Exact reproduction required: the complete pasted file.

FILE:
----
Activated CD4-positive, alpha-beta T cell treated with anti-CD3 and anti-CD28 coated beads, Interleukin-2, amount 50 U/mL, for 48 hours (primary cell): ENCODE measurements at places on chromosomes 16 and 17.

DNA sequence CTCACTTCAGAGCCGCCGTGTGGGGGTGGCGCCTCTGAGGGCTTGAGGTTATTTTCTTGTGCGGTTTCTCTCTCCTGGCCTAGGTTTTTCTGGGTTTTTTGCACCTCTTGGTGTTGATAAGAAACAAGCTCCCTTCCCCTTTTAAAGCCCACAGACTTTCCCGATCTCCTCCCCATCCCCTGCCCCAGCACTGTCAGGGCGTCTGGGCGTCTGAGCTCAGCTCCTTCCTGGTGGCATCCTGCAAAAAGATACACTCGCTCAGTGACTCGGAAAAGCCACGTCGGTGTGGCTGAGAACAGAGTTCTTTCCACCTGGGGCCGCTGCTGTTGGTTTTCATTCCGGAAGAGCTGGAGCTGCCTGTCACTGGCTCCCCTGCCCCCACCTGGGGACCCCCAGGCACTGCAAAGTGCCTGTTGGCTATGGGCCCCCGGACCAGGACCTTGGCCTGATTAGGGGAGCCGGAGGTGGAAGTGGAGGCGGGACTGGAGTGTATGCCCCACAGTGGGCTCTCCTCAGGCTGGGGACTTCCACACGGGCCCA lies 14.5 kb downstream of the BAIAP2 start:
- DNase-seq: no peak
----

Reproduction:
Activated CD4-positive, alpha-beta T cell treated with anti-CD3 and anti-CD28 coated beads, Interleukin-2, amount 50 U/mL, for 48 hours (primary cell): ENCODE measurements at places on chromosomes 16 and 17.

DNA sequence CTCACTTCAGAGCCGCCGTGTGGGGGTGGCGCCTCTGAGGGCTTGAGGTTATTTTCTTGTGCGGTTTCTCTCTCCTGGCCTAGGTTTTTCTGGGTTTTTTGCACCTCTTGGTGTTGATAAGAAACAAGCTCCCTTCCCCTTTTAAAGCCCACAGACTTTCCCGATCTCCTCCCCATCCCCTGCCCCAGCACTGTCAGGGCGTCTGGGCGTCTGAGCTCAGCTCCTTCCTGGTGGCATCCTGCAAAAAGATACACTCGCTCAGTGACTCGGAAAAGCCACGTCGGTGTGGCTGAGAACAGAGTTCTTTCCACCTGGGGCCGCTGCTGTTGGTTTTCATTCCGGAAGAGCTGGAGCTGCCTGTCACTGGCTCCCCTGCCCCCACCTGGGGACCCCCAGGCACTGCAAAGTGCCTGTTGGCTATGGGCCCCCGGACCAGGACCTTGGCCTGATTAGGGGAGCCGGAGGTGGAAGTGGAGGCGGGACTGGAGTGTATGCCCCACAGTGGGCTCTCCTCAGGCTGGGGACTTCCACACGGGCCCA lies 14.5 kb downstream of the BAIAP2 start:
- DNase-seq: no peak